What Is Mange in Dogs?
Mange is a skin disease caused by mites found at the hair follicles. It is caused by two different types of mites and can be contagious and zoonotic (transmitted from animals to humans).
The two types of mange include sarcoptic mange and demodectic mange.
Sarcoptic mange, which is also known as scabies, is caused by Sarcoptes scabiei. This type of mange is less common than demodectic mange, and typically affects homeless dogs, who are suffering and neglected. It is also more common in dogs with compromised immune systems.
Demodectic mange, or red mange, is caused by Demodex canis, Demodex injai, or Demodex cornei. This type of mange is transmitted between a mother and puppy during the feeding process. It is not contagious between other dogs and is not contagious to humans.
Symptoms of Mange in Dogs
Clinical signs of mange include:
Alopecia (hair loss)
Excoriations (self-inflicted superficial or deep wounds)
Raised bumps (papules) most commonly on the chest.
Thick crusted skin typically found on the margins of the ears, the ankles (hocks), armpits, and elbows
Often, secondary skin infections occur because of the skin lesions. Weight loss, depression, decreased appetite, and lethargy can be caused by the severe itching and uncomfortable skin issues. Enlarged lymph nodes may be found too. A subtype of scabies called Norwegian scabies is characterized by severe skin crusting and is thought to be worsened by a compromised immune system.
Causes of Mange in Dogs
Sarcoptic mites are often transmitted through close contact between dogs. This type of mite does not survive for long periods of time in the environment and needs a host to continue its life cycle. Scabies is not a direct cause of bad hygiene, but it can worsen through neglect or immunosuppression.
Demodectic mites normally live on the skin of a dog and benefit from the host, without causing harm. Typically, this mite is only passed between dogs when they are puppies and is most often passed from mother to puppy. This mite becomes mange when the mite overgrows the hair follicle.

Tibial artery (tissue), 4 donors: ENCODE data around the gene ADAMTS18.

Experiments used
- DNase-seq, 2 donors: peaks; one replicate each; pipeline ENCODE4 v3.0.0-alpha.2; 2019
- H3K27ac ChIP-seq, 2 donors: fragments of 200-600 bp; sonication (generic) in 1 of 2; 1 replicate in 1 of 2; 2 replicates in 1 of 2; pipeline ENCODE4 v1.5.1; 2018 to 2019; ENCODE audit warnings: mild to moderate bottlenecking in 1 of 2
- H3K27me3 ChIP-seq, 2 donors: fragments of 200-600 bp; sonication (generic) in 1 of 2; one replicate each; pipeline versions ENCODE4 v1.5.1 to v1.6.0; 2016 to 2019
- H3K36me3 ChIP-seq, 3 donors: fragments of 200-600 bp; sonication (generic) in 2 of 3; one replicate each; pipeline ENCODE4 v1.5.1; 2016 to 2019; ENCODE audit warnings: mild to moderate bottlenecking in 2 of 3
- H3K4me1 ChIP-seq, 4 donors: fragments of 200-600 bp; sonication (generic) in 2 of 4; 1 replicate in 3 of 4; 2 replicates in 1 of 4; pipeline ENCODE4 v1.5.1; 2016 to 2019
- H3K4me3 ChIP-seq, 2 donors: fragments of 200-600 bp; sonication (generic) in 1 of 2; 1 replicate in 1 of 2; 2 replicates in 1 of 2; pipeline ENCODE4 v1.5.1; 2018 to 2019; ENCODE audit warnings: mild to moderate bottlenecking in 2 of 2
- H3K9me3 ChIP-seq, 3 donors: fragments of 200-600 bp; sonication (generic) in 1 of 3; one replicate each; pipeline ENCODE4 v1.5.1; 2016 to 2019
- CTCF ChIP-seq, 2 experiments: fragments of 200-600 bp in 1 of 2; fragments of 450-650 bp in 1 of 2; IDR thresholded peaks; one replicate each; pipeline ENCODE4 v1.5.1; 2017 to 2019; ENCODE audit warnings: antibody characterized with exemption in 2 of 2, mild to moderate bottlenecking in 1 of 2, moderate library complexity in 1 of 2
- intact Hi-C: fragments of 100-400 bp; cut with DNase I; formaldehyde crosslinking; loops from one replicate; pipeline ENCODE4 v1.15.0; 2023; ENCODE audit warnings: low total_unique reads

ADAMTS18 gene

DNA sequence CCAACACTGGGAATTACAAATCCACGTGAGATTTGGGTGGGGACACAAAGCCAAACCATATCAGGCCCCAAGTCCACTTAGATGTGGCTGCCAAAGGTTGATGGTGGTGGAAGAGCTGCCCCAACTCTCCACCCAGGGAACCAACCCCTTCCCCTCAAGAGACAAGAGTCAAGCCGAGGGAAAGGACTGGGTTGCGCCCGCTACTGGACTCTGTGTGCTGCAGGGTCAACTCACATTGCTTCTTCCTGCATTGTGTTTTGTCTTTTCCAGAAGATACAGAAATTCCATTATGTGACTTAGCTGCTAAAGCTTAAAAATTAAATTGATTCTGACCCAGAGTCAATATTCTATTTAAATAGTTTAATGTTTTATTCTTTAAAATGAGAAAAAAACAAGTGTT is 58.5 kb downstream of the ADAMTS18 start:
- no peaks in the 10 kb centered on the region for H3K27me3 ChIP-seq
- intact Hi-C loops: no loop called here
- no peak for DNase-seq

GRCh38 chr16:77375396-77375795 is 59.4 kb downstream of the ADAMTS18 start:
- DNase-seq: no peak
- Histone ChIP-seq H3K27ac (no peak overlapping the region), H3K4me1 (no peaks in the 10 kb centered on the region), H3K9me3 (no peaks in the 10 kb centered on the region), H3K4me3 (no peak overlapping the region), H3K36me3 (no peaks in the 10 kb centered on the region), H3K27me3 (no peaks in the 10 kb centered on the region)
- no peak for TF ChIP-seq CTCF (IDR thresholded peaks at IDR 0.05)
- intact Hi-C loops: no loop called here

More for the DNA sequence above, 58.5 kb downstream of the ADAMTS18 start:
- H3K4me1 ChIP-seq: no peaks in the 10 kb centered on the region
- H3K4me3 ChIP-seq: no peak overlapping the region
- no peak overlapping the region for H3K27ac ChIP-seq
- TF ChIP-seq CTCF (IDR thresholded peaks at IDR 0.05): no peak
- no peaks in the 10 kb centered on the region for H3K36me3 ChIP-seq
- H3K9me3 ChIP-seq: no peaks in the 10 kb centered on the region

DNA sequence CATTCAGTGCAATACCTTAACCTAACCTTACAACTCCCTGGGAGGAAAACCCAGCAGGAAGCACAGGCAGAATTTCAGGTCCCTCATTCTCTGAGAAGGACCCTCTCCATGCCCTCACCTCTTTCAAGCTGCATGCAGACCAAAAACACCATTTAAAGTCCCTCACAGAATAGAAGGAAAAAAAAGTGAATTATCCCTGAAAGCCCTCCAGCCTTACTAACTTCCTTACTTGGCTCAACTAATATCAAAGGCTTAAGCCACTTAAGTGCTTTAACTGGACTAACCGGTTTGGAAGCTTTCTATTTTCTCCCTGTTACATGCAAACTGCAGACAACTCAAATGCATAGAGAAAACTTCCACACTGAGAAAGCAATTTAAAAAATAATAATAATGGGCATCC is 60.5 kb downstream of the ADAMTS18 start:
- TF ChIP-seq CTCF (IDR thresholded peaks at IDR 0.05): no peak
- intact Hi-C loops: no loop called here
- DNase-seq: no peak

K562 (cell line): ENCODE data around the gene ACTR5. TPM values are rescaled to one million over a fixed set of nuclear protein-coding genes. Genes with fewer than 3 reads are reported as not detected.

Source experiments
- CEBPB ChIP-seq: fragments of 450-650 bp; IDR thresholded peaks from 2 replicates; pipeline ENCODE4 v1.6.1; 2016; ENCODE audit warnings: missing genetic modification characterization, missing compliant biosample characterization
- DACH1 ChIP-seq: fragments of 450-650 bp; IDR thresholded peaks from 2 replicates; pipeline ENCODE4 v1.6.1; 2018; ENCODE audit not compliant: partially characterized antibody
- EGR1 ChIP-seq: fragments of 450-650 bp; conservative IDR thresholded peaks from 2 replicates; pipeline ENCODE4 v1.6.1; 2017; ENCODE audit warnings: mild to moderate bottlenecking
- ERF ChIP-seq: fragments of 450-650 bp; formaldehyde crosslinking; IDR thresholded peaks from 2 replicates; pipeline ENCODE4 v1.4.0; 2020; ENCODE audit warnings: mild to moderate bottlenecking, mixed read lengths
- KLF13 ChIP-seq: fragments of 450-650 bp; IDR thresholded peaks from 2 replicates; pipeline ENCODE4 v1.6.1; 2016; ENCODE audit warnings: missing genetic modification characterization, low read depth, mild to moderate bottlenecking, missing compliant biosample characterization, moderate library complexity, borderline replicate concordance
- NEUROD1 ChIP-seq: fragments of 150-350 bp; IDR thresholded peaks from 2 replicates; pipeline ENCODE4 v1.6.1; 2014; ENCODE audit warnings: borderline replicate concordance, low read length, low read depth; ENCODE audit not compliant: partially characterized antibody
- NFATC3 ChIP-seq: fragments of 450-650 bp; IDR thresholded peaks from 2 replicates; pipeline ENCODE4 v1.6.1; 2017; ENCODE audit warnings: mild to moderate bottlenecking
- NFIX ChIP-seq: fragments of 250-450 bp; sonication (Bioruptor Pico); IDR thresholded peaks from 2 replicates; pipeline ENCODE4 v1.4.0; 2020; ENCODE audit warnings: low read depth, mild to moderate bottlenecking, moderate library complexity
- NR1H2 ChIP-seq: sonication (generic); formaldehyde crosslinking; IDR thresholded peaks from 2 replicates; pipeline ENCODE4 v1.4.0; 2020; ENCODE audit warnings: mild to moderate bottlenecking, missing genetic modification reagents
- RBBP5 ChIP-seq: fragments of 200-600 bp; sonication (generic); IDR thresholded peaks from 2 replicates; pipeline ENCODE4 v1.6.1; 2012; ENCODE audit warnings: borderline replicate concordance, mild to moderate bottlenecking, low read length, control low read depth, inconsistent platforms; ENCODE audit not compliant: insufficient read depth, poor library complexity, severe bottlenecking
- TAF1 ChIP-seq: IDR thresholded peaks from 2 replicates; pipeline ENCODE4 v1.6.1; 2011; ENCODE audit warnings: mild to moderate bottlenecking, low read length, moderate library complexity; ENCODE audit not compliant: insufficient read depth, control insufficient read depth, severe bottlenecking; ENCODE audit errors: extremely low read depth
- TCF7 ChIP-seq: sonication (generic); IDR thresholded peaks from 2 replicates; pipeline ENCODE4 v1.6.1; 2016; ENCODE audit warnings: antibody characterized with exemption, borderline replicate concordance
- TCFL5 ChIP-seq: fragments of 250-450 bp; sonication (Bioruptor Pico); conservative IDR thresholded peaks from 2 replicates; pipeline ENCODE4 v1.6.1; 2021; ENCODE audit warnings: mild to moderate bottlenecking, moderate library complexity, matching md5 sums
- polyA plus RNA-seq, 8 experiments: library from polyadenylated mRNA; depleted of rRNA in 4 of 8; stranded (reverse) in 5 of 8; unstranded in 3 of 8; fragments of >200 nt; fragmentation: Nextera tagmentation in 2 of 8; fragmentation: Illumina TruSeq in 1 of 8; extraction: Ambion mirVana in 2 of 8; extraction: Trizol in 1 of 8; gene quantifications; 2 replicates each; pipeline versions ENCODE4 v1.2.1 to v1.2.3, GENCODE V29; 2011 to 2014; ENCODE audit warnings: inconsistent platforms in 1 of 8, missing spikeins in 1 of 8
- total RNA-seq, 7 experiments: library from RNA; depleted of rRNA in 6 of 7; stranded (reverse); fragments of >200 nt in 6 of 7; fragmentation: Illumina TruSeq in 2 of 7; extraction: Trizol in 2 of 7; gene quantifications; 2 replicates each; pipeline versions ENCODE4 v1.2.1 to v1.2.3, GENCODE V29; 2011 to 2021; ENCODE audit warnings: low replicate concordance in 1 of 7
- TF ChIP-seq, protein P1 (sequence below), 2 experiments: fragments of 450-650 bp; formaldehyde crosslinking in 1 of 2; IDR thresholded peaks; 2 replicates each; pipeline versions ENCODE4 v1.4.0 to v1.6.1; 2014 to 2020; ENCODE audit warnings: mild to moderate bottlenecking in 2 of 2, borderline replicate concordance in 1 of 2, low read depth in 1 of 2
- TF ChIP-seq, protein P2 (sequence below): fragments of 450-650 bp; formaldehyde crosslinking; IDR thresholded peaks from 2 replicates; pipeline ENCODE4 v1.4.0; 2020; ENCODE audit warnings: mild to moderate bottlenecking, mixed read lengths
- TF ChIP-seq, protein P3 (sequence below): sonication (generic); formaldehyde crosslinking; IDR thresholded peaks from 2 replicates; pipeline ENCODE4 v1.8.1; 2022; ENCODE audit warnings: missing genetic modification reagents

How Veterinarians Diagnose Mange in Dogs
Mange is typically diagnosed through a skin scrap test, a hair sample, or cytology.
The use of a scalpel blade is non-invasive and allows the vet to scrap the skim deep enough for some irritation but allows for a removal of the hair follicle at the root. It’s important for the entire hair follicle to be removed, since demodex is often buried deep in the root.
Other common tests that a vet may recommend include fecal testing, a polymerase chain reaction (PCR) test, or in some severe cases, a skin biopsy.
Recovery and Prevention of Mange in Dogs
For scabies, any dog that has come into contact with the infected dog must be treated and the environment they live in, disinfected. This includes kennels, crates, collars, bedding, toys, etc. It’s important for dogs in the environment to remain on monthly or tri-monthly preventatives to avoid infection.
Demodectic mange does not require environmental cleaning as it does not often transmit between dogs, though a monthly or tri-monthly miticidal preventative is still recommended.
Most dogs with mange can expect a full recovery with appropriate therapy. For chronic cases, it’s typically due to an underlying systemic illness or secondary infections. Mange is fatal when dogs receive the wrong therapy, or their underlying medical conditions are not managed correctly.
Mange in Dogs FAQs
Can humans get mange from dogs?
Humans can get sarcoptic mange from dogs but cannot get demodectic mange from dogs.
Can you treat mange at home?
Mange should not be treated at home if the clinical signs are moderate to severe. If your dog has a small patch of hair loss that she is not bothered by, you may wait 1-2 months to see if there is resolution. If the hair loss persists past this time; skin lesions are noted; or your dog is itchy, becomes lethargic, stops eating, or seems depressed, it is important to bring her to a veterinarian for assessment.
What are the early signs of mange in dogs?
The early signs of mange include alopecia (hair loss); scaling or crusting of the skin; papules or bumps on the skin; mild, moderate, or severe itching; and self-induced excoriations (wounds).
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